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The goal of this package is to easily apply the same t-tests/basic data description across several sub-groups, with the output provided as a nice arranged data.frame. Multiple comparison and $p$-value significance symbols are also provided.

This kind of analysis is commonly seen in ROI (Region-of-interest) analysis of brain imaging data (hence the name of the package, roistats).


Get some basic description about the data

The package comes with a data.frame called color_index, which is similar in format to what we might get after cleaning and wrangling ROI data. This data.frame contains the neural analysis result of the degree of color memory sensitivity at each brain region of each subject. The color_index data frame has three columns:


Before we dive into the statistical test, we likely want to get descriptive statistics for color_index, including the mean, standard deviation, and standard error of the mean for each brain region. The df_sem function help us with this, and is designed to be used in combination with dplyr, specifically dplyr::group_by(). To obtain our descriptive statistics by roi_id, we just first group the data frame by roi_id, then pass the data frame to def_sem().


color_index %>%
  group_by(roi_id) %>% # The column to get summaries by
  df_sem(color_index) # The column to summarize

Yay! We have obtained the SEM (which is commonly used for error bar plotting in psych and cog neuro area) for each sub-group easily.

Note that if we do not use dplyr::group_by() we just get the overall summaries. The package reports a warning when this happens because it generally goes against the intent of the package (computing multiple comparisons).

df_sem(data = color_index, x = color_index)

One-sample t-tests for all sub-groups

Now suppose we want to test whether color_index is significantly different (i.e., significantly different than zero) for each possible sub-group (roi_id). Note that we are not computing pairwise comparisons yet, just whether the mean for each subgroup is different from zero. Here, we have eight sub-groups, which means we will get eight one-sample t-test results in total. As a first step in the analysis we probably don't care much about all the detailed output from stats::t.test. Instead, we're just looking for mean difference and significance. This is what the t_test_one_sample function was designed to accommodate. We again pass the function a grouped data frame, and we get $t$-test results back for each group.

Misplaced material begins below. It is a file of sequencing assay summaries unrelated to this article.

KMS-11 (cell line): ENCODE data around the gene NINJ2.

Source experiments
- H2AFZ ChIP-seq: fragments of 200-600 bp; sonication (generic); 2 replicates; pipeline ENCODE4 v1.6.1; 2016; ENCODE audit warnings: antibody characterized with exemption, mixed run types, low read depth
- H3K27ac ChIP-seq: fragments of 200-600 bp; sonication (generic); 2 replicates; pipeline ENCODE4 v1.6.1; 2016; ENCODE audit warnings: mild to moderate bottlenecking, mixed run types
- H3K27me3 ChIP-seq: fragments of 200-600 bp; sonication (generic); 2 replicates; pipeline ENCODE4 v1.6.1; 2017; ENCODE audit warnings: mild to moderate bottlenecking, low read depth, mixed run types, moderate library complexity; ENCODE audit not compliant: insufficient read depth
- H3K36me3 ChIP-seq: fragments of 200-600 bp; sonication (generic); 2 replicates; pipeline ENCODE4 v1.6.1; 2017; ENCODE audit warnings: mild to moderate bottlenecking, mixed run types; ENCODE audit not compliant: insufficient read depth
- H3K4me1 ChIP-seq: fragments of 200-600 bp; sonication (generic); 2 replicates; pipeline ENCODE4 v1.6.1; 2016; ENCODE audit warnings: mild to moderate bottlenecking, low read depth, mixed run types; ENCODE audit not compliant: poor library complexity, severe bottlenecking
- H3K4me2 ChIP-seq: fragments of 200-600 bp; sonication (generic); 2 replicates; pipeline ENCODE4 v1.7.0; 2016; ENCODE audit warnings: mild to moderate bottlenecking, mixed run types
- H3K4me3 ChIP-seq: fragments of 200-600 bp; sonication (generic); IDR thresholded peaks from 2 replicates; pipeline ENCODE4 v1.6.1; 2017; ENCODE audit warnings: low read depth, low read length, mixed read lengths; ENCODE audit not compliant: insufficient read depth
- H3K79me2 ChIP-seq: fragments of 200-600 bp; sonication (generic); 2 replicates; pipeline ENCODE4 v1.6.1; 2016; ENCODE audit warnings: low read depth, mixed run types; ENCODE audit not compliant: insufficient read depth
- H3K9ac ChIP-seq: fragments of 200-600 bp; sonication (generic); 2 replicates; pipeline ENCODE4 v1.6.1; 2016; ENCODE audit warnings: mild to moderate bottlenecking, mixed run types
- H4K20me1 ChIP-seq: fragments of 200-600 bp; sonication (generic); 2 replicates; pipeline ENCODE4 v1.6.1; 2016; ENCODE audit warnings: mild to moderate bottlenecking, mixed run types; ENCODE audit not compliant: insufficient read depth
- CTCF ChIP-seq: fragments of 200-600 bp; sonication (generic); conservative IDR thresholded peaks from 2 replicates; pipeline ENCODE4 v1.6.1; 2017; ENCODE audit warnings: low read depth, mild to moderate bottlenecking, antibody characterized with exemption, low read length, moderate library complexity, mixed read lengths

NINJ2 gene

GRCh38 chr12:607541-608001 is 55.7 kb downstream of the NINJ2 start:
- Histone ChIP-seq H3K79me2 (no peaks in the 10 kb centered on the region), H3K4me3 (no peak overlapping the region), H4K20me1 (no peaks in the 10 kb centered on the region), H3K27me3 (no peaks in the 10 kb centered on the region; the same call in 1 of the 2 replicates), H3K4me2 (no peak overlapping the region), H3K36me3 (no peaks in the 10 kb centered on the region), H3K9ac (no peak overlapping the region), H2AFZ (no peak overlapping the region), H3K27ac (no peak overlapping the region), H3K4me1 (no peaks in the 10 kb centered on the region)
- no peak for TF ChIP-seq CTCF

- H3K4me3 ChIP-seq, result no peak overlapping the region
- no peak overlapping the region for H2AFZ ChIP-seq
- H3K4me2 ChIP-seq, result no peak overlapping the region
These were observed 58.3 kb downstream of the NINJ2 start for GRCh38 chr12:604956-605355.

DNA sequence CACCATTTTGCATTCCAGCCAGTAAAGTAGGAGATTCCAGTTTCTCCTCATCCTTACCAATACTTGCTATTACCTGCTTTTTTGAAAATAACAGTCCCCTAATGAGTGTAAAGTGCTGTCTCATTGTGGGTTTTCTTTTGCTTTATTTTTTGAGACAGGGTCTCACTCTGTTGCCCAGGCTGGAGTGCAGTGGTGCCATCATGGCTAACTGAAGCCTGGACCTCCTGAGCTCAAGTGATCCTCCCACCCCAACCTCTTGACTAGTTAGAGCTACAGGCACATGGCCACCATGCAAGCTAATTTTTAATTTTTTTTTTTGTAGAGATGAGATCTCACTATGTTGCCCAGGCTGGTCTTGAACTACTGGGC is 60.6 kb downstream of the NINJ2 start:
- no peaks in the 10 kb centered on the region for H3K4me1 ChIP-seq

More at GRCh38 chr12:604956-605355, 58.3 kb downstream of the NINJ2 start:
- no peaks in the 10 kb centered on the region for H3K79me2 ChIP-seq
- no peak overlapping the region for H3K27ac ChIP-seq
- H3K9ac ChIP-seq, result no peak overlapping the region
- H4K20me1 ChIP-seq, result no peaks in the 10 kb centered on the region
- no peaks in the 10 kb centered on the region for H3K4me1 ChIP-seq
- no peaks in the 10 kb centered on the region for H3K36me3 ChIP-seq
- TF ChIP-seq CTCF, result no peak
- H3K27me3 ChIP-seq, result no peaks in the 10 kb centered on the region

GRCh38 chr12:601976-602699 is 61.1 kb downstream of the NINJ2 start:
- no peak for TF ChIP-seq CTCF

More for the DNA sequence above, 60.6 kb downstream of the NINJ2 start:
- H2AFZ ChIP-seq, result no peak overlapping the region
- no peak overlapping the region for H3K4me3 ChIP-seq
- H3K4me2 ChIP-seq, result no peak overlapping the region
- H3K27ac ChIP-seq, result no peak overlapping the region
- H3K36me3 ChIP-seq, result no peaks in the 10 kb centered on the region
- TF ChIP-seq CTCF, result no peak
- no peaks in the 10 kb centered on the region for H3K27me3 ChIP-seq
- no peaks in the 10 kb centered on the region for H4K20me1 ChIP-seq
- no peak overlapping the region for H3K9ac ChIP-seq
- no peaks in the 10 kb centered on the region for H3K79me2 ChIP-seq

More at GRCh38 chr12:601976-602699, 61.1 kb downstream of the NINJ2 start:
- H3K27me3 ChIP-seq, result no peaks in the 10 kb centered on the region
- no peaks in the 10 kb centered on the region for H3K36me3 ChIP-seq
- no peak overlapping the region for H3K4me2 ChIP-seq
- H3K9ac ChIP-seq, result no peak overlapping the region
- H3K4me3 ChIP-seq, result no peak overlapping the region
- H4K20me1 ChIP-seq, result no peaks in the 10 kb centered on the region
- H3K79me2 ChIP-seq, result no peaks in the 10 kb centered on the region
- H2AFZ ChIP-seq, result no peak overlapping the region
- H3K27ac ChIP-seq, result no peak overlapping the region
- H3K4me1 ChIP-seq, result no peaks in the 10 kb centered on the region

By default, a Bonferroni $p$-value adjustment is applied, but any adjustment available through stats::p.adjust() can be supplied. Similarly, each mean is compared to zero by default, but this can be adjusted through the optional mu argument. The interface for the function works essentially equivalanetly to df_sem().

color_index %>% 
  group_by(roi_id) %>% 

Here, we see the t-values, degrees of freedom, as well as the uncorrected and bonferroni corrected $p$-values! Nice! Note that the multiple comparison corrected $p$-values are provided by the p_bonferroni column, but the name of this column will change depending on the method you want to use. Let's try again, but this time using both the Bonferroni and the Benjamini and Hochberg (1995) method. We'll put this in a nice table as well.

color_index_one_sample_t_res <- color_index %>%
  group_by(roi_id) %>% 
  t_test_one_sample(color_index, p_adjust = c("bonferroni", "BH"))

knitr::kable(color_index_one_sample_t_res, digits = 3)

As before, if we our data frame is not grouped, we'll get the stats returned, but with a warning.

color_index %>% 

Significance symbols for an even clearer table and possible visulization

Usually, we want the significance symbol to highlight the result in a table or plot. Here we have the p_range function to create the significance symbol:

color_index_one_sample_t_with_sig <- color_index_one_sample_t_res %>% 
  mutate(sig_origin_p = p_range(p))

knitr::kable(color_index_one_sample_t_with_sig, digits = 3)

You can use p_range for a single number too:


Two-sample t-tests for all sub-groups

The t_test_two_sample function is used for applying two-sample t-tests to all sub-groups. This dataset has all the same columns as color_index, but also includes a group column specifying the condition of the experiement (paired versus control).


We can obtain paired t-test for each sub-group using a similar approach as before. Here we're including the additional paired = TRUE argument to specify we want a paired $t$-test. This argument defaults to FALSE.

color_index_two_sample %>% 
  group_by(roi_id) %>% 
  t_test_two_sample(color_effect, group, paired = TRUE)

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roistats documentation built on March 11, 2021, 1:07 a.m.